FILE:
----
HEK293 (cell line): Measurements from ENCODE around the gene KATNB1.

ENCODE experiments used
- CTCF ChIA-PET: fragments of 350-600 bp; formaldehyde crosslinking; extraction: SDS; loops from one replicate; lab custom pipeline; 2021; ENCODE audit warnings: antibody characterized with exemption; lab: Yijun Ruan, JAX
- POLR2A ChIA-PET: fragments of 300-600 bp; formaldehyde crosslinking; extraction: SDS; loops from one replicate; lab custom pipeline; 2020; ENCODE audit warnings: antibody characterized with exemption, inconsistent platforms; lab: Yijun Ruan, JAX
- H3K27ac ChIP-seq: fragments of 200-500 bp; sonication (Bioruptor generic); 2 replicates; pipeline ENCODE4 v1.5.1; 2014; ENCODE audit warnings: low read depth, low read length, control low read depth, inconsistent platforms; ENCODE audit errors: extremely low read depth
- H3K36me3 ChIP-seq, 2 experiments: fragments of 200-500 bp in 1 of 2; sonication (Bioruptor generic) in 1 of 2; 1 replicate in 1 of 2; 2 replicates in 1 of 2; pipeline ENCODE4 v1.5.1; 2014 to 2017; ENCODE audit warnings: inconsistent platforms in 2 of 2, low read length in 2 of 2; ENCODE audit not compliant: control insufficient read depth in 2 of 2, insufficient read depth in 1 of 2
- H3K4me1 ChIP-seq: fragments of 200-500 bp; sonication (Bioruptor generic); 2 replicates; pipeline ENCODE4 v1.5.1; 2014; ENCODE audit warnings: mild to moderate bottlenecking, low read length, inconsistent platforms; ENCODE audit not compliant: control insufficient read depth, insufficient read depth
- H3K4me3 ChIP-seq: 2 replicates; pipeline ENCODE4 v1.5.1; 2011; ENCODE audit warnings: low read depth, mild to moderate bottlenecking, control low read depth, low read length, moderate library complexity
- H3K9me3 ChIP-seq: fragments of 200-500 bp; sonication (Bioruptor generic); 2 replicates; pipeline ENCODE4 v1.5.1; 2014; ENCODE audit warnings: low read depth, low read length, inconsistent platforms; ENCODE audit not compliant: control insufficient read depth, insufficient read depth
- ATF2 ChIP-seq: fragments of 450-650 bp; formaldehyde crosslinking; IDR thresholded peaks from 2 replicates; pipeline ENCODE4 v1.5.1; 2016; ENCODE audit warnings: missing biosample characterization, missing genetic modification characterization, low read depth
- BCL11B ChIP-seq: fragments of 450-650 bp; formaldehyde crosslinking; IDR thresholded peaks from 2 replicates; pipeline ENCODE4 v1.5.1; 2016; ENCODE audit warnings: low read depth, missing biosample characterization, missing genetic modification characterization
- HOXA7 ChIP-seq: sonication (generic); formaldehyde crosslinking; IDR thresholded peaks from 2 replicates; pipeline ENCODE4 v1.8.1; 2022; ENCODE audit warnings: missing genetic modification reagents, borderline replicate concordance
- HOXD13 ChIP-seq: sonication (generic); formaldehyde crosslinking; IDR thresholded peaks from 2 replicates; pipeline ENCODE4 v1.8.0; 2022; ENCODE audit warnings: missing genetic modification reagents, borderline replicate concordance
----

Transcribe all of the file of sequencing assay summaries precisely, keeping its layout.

HEK293 (cell line): Measurements from ENCODE around the gene KATNB1.

ENCODE experiments used
- CTCF ChIA-PET: fragments of 350-600 bp; formaldehyde crosslinking; extraction: SDS; loops from one replicate; lab custom pipeline; 2021; ENCODE audit warnings: antibody characterized with exemption; lab: Yijun Ruan, JAX
- POLR2A ChIA-PET: fragments of 300-600 bp; formaldehyde crosslinking; extraction: SDS; loops from one replicate; lab custom pipeline; 2020; ENCODE audit warnings: antibody characterized with exemption, inconsistent platforms; lab: Yijun Ruan, JAX
- H3K27ac ChIP-seq: fragments of 200-500 bp; sonication (Bioruptor generic); 2 replicates; pipeline ENCODE4 v1.5.1; 2014; ENCODE audit warnings: low read depth, low read length, control low read depth, inconsistent platforms; ENCODE audit errors: extremely low read depth
- H3K36me3 ChIP-seq, 2 experiments: fragments of 200-500 bp in 1 of 2; sonication (Bioruptor generic) in 1 of 2; 1 replicate in 1 of 2; 2 replicates in 1 of 2; pipeline ENCODE4 v1.5.1; 2014 to 2017; ENCODE audit warnings: inconsistent platforms in 2 of 2, low read length in 2 of 2; ENCODE audit not compliant: control insufficient read depth in 2 of 2, insufficient read depth in 1 of 2
- H3K4me1 ChIP-seq: fragments of 200-500 bp; sonication (Bioruptor generic); 2 replicates; pipeline ENCODE4 v1.5.1; 2014; ENCODE audit warnings: mild to moderate bottlenecking, low read length, inconsistent platforms; ENCODE audit not compliant: control insufficient read depth, insufficient read depth
- H3K4me3 ChIP-seq: 2 replicates; pipeline ENCODE4 v1.5.1; 2011; ENCODE audit warnings: low read depth, mild to moderate bottlenecking, control low read depth, low read length, moderate library complexity
- H3K9me3 ChIP-seq: fragments of 200-500 bp; sonication (Bioruptor generic); 2 replicates; pipeline ENCODE4 v1.5.1; 2014; ENCODE audit warnings: low read depth, low read length, inconsistent platforms; ENCODE audit not compliant: control insufficient read depth, insufficient read depth
- ATF2 ChIP-seq: fragments of 450-650 bp; formaldehyde crosslinking; IDR thresholded peaks from 2 replicates; pipeline ENCODE4 v1.5.1; 2016; ENCODE audit warnings: missing biosample characterization, missing genetic modification characterization, low read depth
- BCL11B ChIP-seq: fragments of 450-650 bp; formaldehyde crosslinking; IDR thresholded peaks from 2 replicates; pipeline ENCODE4 v1.5.1; 2016; ENCODE audit warnings: low read depth, missing biosample characterization, missing genetic modification characterization
- HOXA7 ChIP-seq: sonication (generic); formaldehyde crosslinking; IDR thresholded peaks from 2 replicates; pipeline ENCODE4 v1.8.1; 2022; ENCODE audit warnings: missing genetic modification reagents, borderline replicate concordance
- HOXD13 ChIP-seq: sonication (generic); formaldehyde crosslinking; IDR thresholded peaks from 2 replicates; pipeline ENCODE4 v1.8.0; 2022; ENCODE audit warnings: missing genetic modification reagents, borderline replicate concordance